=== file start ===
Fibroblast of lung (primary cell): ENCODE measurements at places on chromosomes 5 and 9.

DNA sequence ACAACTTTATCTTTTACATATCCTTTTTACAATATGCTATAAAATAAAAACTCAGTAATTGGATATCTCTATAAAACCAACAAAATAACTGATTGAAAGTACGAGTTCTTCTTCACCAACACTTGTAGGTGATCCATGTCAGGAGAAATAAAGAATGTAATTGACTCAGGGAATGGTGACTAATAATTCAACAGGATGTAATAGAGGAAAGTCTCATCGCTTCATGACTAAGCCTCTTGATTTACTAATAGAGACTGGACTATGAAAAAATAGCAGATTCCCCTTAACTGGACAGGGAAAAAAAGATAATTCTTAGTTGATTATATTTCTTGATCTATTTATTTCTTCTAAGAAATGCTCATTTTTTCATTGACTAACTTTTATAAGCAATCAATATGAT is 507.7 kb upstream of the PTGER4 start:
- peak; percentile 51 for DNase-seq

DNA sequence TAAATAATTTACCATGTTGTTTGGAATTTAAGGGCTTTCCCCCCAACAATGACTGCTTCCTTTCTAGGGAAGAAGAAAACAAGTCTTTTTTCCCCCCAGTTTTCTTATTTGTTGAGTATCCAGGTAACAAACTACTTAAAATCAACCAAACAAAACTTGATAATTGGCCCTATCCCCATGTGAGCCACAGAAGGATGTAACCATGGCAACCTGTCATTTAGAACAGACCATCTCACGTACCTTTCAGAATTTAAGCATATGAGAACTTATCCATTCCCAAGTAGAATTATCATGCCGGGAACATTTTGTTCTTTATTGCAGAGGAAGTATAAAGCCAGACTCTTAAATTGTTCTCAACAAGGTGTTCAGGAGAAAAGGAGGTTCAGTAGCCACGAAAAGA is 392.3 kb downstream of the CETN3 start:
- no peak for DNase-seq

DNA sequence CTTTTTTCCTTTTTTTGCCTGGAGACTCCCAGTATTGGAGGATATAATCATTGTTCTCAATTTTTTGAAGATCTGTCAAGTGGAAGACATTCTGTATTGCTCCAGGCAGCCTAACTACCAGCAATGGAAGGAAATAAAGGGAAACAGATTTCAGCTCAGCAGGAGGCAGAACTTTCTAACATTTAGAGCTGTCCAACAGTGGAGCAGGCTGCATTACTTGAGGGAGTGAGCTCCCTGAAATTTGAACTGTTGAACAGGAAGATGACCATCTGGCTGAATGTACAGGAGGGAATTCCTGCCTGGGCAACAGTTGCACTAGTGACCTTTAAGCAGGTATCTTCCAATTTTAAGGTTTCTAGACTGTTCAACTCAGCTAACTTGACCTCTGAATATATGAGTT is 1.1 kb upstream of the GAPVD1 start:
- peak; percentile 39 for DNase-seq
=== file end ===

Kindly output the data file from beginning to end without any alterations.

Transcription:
Fibroblast of lung (primary cell): ENCODE measurements at places on chromosomes 5 and 9.

DNA sequence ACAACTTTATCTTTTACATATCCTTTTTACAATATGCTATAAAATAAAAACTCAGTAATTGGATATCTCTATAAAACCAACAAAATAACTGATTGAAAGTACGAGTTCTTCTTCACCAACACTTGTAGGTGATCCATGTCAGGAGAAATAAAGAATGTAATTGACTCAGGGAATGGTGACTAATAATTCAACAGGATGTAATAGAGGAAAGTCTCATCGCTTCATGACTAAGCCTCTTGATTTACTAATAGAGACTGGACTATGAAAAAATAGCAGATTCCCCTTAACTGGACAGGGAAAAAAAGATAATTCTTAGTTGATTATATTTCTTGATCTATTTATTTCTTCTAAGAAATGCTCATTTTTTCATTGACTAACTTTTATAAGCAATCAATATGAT is 507.7 kb upstream of the PTGER4 start:
- peak; percentile 51 for DNase-seq

DNA sequence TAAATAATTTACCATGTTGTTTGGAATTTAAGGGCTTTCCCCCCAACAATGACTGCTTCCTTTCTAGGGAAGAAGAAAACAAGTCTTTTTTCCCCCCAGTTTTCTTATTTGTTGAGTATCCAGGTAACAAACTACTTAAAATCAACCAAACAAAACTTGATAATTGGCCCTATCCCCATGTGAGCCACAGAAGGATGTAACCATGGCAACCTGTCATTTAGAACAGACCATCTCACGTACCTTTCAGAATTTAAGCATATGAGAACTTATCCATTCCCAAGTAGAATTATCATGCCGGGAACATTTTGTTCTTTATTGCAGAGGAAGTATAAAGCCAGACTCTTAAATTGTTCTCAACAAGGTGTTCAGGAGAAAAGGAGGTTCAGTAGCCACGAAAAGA is 392.3 kb downstream of the CETN3 start:
- no peak for DNase-seq

DNA sequence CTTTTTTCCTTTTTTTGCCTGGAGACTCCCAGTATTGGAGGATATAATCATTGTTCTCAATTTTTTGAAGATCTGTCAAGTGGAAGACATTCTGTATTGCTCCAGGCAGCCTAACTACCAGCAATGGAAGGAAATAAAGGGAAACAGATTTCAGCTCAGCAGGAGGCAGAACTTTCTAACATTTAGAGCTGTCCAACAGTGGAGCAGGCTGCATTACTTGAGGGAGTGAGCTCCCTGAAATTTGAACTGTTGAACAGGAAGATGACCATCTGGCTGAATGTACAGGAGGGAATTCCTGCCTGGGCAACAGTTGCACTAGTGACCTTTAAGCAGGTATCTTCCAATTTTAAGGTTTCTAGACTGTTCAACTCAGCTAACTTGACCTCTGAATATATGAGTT is 1.1 kb upstream of the GAPVD1 start:
- peak; percentile 39 for DNase-seq